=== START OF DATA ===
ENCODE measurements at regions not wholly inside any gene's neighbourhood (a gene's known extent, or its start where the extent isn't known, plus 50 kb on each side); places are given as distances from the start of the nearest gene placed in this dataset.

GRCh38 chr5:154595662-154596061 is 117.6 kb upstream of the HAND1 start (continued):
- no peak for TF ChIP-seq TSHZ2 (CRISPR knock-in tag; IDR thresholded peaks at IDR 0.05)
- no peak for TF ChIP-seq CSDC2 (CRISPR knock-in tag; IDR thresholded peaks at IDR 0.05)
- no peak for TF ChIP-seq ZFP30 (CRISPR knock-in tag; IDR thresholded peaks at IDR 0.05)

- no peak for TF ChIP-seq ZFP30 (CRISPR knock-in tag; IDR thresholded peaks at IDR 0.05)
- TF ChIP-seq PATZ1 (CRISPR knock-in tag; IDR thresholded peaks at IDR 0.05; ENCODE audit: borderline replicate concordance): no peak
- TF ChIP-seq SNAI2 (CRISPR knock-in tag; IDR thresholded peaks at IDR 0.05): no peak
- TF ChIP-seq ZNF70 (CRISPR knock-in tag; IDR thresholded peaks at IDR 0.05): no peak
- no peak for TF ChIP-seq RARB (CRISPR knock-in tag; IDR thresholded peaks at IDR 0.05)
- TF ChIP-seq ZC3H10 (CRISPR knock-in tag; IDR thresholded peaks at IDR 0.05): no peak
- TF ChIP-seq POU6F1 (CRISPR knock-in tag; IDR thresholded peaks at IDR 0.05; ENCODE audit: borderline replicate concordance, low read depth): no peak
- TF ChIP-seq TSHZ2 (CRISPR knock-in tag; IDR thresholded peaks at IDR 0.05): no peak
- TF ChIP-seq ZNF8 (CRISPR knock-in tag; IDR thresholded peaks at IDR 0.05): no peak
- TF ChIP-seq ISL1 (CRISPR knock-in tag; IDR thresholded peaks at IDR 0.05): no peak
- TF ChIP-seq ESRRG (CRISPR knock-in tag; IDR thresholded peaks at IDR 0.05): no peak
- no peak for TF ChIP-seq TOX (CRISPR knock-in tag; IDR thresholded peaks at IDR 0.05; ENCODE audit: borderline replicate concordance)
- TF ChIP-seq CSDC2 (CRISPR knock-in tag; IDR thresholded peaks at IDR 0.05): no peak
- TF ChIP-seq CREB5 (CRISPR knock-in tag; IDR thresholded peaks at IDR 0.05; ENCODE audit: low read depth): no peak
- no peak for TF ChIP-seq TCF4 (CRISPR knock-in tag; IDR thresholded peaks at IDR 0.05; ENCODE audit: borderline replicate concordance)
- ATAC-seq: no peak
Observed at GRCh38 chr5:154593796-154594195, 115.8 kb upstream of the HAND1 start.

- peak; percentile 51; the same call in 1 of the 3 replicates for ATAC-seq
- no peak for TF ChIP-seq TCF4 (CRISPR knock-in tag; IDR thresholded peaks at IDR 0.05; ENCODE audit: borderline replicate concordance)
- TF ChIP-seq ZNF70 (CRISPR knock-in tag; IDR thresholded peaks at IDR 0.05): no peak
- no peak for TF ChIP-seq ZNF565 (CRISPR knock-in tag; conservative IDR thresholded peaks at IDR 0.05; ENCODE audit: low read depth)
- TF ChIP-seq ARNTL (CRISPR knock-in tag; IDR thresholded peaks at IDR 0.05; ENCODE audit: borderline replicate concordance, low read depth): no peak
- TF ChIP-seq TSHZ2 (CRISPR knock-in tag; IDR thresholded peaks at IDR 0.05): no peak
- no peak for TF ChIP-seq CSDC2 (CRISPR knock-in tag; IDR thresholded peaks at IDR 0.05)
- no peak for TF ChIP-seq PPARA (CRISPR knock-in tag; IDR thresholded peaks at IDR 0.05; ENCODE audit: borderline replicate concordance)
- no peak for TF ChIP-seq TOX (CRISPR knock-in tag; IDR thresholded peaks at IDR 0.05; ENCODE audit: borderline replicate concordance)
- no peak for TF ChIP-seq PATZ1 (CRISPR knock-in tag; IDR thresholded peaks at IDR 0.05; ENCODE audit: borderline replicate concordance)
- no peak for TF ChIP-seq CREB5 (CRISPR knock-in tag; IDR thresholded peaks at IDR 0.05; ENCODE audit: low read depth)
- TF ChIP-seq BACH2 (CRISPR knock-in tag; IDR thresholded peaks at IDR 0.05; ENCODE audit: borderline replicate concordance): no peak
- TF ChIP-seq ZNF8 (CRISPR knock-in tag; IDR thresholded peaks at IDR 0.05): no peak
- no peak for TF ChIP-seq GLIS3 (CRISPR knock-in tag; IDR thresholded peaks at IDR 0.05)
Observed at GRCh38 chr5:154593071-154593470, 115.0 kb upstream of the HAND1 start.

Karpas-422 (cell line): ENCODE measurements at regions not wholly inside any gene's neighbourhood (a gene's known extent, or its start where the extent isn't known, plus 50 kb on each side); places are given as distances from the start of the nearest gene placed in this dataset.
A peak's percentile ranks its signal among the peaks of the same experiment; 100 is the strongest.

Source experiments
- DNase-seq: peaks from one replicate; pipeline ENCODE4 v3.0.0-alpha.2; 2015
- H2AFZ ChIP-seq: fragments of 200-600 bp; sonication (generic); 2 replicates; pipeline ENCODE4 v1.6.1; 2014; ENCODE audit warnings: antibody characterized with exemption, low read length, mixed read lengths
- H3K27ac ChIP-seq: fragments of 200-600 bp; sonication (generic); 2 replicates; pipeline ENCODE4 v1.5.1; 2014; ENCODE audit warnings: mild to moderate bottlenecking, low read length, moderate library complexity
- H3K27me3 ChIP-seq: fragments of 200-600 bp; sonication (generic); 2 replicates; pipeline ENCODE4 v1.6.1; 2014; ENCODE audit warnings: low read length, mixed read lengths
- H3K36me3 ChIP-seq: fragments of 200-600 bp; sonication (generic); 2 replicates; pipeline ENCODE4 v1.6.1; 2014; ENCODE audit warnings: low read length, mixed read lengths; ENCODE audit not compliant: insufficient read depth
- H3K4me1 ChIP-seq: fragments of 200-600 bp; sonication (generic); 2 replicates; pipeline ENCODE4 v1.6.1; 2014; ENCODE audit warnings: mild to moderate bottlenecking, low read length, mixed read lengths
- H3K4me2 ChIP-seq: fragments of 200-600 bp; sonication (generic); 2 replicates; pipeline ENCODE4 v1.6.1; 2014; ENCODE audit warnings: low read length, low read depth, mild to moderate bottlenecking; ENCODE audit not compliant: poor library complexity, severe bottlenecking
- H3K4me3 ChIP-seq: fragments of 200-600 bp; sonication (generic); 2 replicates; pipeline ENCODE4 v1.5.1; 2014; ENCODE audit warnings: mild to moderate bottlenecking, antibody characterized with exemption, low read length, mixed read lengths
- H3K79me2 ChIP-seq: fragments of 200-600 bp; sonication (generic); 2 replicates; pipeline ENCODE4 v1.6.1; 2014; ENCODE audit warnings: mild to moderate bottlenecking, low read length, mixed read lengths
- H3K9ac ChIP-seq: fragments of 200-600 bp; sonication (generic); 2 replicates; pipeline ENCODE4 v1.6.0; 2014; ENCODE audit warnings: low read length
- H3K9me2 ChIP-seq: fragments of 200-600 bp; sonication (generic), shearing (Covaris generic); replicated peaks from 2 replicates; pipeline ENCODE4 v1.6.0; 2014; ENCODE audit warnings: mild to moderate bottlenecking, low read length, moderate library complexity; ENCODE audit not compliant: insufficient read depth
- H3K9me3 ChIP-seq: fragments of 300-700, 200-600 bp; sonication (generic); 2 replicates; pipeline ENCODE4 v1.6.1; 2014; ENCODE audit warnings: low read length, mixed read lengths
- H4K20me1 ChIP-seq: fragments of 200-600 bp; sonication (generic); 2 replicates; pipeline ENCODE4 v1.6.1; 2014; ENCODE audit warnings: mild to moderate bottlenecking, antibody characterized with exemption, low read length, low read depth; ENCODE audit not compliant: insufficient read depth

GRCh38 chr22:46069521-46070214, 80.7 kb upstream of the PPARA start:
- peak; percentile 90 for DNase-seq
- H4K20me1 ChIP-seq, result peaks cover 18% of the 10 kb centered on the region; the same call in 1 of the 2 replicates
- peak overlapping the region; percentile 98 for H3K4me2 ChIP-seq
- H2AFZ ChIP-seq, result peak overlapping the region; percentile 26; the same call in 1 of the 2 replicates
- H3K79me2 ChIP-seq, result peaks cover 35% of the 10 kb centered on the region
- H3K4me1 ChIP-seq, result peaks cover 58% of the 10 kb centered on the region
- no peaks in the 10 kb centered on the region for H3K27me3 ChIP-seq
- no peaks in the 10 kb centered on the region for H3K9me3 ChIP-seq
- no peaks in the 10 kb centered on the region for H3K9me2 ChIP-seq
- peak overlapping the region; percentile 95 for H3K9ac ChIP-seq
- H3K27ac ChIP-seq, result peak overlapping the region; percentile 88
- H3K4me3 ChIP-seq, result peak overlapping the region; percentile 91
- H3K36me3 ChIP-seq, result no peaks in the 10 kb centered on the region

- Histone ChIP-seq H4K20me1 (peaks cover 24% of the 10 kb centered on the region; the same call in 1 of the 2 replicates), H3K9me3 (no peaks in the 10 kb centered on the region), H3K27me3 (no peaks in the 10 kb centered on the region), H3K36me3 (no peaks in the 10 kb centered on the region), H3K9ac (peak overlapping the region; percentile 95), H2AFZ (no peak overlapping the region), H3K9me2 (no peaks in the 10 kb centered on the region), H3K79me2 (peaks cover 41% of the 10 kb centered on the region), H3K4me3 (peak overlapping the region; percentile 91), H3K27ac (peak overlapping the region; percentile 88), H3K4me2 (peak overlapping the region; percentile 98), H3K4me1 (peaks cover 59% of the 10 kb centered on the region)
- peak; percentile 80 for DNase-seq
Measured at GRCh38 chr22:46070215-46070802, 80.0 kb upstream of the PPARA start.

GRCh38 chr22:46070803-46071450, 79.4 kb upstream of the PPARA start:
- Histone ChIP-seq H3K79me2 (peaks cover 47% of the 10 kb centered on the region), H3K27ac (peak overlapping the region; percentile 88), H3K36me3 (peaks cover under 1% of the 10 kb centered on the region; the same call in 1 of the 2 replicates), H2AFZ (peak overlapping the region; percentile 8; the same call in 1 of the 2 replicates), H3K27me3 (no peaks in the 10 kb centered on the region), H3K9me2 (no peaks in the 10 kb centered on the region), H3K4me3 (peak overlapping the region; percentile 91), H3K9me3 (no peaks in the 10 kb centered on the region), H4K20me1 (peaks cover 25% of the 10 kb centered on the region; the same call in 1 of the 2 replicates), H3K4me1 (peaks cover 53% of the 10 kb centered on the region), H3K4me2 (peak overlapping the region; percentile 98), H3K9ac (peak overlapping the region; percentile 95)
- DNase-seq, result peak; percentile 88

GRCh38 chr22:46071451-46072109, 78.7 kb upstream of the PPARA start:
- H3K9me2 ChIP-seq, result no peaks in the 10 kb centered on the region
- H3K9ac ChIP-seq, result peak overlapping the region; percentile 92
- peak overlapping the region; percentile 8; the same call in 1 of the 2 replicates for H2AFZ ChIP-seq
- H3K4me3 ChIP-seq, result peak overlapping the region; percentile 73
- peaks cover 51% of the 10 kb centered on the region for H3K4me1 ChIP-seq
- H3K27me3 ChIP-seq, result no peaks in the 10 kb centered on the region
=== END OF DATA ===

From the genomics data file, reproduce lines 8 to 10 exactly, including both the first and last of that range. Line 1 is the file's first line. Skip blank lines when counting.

- TF ChIP-seq SNAI2 (CRISPR knock-in tag; IDR thresholded peaks at IDR 0.05): no peak
- TF ChIP-seq ZNF70 (CRISPR knock-in tag; IDR thresholded peaks at IDR 0.05): no peak
- no peak for TF ChIP-seq RARB (CRISPR knock-in tag; IDR thresholded peaks at IDR 0.05)